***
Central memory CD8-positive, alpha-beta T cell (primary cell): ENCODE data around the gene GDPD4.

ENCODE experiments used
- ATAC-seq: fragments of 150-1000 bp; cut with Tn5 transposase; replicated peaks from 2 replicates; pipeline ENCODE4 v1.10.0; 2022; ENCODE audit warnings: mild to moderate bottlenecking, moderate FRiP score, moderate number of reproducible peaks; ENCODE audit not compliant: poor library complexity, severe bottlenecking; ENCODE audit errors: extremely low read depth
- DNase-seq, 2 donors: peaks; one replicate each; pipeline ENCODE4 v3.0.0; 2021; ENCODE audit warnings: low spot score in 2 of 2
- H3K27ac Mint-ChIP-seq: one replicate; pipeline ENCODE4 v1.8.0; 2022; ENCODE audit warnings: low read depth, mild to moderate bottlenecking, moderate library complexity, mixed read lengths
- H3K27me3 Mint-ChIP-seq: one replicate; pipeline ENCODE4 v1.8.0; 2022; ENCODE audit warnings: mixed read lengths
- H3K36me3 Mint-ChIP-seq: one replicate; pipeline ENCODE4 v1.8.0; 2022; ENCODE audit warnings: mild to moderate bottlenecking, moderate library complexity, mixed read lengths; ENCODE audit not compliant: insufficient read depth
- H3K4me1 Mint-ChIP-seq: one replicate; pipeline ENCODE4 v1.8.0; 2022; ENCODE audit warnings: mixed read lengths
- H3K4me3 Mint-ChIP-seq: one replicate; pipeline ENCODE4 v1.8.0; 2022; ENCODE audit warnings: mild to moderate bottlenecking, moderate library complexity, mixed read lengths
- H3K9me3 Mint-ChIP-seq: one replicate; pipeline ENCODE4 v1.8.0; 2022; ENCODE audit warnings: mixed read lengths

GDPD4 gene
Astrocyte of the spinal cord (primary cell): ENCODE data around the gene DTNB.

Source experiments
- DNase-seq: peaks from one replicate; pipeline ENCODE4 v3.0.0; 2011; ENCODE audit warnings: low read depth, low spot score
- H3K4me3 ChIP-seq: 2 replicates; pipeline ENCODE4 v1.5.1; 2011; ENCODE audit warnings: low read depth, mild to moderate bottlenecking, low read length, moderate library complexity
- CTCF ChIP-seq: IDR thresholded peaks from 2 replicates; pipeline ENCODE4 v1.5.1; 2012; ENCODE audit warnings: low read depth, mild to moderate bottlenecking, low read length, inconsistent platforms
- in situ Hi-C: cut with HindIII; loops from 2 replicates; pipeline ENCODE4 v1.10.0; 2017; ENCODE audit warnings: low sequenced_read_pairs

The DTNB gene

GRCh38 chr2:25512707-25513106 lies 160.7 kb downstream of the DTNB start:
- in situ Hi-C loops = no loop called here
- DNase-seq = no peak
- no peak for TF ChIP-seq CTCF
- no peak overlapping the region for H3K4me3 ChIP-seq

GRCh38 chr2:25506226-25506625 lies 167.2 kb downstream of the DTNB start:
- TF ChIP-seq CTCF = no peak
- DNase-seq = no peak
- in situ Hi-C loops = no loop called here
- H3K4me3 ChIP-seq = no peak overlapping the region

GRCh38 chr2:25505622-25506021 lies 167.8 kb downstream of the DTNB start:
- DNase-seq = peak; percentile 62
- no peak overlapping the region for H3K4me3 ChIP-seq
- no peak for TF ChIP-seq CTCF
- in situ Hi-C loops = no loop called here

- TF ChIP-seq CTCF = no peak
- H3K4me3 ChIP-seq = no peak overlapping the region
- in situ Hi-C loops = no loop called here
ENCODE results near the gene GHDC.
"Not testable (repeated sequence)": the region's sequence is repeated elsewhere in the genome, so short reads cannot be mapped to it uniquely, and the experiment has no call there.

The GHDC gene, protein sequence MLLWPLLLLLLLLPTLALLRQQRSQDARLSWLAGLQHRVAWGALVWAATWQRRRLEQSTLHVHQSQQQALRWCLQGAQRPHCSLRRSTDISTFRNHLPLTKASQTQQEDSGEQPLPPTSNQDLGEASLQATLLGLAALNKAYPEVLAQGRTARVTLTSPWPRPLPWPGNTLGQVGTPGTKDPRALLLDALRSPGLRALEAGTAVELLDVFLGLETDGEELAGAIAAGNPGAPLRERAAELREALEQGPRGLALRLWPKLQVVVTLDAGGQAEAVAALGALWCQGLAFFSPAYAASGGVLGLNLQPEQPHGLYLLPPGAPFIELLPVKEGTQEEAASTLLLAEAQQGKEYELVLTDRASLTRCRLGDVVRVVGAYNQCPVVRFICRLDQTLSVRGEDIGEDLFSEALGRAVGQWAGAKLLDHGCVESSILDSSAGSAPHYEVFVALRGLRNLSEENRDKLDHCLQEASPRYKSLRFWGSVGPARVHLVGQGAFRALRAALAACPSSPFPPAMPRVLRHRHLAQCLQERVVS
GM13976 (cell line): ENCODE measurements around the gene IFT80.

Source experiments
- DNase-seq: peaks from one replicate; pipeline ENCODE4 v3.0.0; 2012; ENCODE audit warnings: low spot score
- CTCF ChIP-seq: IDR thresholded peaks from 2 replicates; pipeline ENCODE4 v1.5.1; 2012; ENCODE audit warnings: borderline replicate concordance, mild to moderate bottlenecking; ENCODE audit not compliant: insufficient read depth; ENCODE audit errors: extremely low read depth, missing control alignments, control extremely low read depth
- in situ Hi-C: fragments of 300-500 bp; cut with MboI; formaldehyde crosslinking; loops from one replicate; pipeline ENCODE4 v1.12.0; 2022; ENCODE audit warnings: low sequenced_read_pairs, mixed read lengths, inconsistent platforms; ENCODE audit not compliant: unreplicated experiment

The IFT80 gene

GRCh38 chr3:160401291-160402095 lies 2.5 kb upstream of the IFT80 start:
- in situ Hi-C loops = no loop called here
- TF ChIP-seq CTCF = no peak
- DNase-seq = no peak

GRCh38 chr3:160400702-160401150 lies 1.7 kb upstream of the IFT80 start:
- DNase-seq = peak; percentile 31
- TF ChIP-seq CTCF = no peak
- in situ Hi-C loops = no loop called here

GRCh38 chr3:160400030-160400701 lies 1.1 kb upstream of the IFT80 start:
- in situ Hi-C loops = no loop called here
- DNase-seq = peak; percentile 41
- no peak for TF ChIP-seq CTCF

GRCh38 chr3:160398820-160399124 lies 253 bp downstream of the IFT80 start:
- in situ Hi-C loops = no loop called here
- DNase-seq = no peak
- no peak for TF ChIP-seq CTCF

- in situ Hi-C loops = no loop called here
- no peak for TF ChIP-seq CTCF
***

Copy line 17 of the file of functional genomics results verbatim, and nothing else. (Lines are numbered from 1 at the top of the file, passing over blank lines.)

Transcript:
- in situ Hi-C: cut with HindIII; loops from 2 replicates; pipeline ENCODE4 v1.10.0; 2017; ENCODE audit warnings: low sequenced_read_pairs